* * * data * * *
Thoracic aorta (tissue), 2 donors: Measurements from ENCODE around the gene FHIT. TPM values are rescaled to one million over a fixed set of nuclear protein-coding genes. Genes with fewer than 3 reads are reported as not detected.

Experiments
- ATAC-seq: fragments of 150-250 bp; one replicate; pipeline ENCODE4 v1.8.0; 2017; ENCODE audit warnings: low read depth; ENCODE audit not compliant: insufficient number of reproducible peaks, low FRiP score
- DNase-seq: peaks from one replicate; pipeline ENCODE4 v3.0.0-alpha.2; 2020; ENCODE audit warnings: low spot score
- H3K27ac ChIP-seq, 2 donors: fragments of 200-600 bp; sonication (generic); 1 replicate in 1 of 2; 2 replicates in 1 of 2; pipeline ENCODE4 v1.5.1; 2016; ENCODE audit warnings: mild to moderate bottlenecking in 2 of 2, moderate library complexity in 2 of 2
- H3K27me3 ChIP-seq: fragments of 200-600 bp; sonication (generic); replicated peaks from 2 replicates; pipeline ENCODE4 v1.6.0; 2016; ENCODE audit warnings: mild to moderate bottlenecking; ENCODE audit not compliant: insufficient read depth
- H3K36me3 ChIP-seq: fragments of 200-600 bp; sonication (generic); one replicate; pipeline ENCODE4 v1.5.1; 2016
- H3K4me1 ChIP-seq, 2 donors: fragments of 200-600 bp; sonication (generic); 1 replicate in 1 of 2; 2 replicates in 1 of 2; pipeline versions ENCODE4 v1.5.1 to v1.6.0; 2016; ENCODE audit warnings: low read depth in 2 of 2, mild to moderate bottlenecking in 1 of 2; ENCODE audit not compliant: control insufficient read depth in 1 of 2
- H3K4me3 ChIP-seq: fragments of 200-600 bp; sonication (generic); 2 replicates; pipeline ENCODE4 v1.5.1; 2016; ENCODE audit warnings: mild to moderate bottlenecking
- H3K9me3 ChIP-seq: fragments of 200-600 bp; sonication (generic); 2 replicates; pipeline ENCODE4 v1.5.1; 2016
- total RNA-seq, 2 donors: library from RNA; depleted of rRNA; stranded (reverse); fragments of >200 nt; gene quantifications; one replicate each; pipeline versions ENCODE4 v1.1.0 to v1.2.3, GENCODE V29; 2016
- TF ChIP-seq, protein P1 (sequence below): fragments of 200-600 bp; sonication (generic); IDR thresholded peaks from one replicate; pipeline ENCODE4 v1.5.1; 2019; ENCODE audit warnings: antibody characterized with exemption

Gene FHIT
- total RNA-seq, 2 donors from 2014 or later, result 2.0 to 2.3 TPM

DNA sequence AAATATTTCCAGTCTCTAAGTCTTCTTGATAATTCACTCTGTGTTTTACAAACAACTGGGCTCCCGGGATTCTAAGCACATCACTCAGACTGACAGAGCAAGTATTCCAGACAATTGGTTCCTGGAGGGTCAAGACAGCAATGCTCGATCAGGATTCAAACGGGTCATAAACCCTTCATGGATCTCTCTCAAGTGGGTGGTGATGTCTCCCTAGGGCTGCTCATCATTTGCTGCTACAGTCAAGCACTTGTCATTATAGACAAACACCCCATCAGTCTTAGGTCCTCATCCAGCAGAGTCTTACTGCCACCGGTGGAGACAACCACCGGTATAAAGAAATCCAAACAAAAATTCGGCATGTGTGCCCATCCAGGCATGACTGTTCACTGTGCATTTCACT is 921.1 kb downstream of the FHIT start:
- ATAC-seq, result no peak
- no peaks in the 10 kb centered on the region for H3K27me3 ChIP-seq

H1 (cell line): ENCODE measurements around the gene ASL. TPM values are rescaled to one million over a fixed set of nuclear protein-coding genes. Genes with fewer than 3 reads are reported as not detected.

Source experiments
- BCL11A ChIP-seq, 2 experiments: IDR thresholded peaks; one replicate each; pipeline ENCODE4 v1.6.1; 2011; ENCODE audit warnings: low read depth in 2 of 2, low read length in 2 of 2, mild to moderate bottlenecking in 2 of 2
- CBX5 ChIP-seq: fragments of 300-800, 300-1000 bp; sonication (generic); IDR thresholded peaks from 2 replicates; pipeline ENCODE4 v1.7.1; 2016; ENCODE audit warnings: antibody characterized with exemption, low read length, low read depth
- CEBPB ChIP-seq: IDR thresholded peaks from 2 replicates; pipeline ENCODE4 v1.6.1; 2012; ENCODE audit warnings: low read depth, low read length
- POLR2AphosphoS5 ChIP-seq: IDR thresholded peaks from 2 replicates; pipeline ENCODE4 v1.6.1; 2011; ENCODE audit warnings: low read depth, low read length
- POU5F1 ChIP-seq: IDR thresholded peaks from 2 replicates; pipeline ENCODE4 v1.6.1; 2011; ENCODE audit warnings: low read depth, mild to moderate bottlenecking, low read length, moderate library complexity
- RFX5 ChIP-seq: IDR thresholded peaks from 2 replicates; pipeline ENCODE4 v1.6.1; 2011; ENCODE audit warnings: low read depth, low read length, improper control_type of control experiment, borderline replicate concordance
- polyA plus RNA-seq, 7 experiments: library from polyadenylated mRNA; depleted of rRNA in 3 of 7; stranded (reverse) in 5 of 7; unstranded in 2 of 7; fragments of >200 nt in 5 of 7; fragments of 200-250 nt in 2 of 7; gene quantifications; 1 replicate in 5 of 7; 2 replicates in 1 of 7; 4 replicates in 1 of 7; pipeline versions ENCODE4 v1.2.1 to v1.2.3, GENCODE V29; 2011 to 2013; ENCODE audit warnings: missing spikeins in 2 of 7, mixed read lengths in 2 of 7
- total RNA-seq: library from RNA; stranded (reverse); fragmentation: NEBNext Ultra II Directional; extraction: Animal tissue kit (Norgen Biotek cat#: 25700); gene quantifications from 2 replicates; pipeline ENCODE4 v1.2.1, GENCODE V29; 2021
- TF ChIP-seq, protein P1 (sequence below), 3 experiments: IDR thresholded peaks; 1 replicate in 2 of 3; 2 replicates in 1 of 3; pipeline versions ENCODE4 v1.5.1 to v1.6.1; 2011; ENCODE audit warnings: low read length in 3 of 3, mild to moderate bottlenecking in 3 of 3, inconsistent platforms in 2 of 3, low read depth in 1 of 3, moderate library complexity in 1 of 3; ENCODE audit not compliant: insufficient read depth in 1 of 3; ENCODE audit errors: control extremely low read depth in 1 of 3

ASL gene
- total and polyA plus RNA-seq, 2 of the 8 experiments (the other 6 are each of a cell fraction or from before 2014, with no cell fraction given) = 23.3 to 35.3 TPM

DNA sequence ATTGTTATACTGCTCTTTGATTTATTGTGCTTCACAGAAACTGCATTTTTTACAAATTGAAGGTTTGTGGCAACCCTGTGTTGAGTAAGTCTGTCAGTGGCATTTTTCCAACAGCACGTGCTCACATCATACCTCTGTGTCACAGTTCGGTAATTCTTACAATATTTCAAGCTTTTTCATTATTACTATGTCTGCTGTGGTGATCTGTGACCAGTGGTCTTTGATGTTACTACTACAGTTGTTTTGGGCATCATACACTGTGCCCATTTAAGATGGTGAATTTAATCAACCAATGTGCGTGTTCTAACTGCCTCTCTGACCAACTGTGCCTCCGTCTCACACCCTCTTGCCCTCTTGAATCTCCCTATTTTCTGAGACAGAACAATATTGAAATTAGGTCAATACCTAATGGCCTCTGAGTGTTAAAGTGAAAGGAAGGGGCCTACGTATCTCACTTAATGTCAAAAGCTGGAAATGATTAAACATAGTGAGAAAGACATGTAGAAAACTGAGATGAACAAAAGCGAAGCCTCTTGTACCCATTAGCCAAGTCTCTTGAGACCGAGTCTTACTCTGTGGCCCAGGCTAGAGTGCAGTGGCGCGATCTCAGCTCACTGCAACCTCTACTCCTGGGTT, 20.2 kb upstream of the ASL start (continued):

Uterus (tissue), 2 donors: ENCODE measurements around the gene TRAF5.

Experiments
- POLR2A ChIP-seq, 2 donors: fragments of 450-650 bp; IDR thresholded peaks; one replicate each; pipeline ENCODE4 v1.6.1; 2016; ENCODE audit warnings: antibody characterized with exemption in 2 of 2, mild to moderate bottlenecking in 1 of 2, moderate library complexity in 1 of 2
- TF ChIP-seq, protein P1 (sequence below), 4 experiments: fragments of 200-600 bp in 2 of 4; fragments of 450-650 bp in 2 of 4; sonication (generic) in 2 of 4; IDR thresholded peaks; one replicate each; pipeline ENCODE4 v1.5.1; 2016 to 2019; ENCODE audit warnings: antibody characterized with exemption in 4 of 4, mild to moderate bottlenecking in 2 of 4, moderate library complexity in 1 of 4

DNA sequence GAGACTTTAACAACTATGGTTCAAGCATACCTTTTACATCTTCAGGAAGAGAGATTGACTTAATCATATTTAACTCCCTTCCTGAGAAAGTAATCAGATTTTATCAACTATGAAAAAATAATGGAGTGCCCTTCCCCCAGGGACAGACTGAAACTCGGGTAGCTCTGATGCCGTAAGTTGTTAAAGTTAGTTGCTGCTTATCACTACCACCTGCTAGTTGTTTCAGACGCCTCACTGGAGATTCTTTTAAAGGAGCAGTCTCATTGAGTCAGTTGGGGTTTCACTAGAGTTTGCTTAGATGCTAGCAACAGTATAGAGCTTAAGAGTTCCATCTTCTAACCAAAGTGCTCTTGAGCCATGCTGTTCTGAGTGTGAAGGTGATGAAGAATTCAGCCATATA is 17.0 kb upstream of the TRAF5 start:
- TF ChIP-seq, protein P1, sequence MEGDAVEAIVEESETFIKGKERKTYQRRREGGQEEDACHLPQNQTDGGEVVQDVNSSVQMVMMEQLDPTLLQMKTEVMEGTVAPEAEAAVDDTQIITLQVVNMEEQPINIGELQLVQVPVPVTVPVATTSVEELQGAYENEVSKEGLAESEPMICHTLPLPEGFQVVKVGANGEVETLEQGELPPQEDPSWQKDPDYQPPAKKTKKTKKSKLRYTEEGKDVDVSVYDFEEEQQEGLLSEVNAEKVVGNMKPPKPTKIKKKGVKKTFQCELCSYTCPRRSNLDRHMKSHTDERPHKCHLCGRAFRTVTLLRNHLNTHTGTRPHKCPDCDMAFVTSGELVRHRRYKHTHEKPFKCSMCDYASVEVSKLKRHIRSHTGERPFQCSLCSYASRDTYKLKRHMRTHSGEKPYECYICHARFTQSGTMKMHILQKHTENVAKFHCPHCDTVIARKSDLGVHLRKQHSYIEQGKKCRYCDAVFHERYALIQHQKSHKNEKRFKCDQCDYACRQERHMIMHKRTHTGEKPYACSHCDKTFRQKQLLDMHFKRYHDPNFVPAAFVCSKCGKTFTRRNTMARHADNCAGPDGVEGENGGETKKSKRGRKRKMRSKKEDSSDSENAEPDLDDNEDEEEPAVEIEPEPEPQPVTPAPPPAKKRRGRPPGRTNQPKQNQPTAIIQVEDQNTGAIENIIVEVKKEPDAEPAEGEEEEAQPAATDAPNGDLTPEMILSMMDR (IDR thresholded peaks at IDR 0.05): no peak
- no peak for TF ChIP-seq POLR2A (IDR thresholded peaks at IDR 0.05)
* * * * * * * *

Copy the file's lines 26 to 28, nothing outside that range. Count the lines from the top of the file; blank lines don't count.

- polyA plus RNA-seq, 7 experiments: library from polyadenylated mRNA; depleted of rRNA in 3 of 7; stranded (reverse) in 5 of 7; unstranded in 2 of 7; fragments of >200 nt in 5 of 7; fragments of 200-250 nt in 2 of 7; gene quantifications; 1 replicate in 5 of 7; 2 replicates in 1 of 7; 4 replicates in 1 of 7; pipeline versions ENCODE4 v1.2.1 to v1.2.3, GENCODE V29; 2011 to 2013; ENCODE audit warnings: missing spikeins in 2 of 7, mixed read lengths in 2 of 7
- total RNA-seq: library from RNA; stranded (reverse); fragmentation: NEBNext Ultra II Directional; extraction: Animal tissue kit (Norgen Biotek cat#: 25700); gene quantifications from 2 replicates; pipeline ENCODE4 v1.2.1, GENCODE V29; 2021
- TF ChIP-seq, protein P1 (sequence below), 3 experiments: IDR thresholded peaks; 1 replicate in 2 of 3; 2 replicates in 1 of 3; pipeline versions ENCODE4 v1.5.1 to v1.6.1; 2011; ENCODE audit warnings: low read length in 3 of 3, mild to moderate bottlenecking in 3 of 3, inconsistent platforms in 2 of 3, low read depth in 1 of 3, moderate library complexity in 1 of 3; ENCODE audit not compliant: insufficient read depth in 1 of 3; ENCODE audit errors: control extremely low read depth in 1 of 3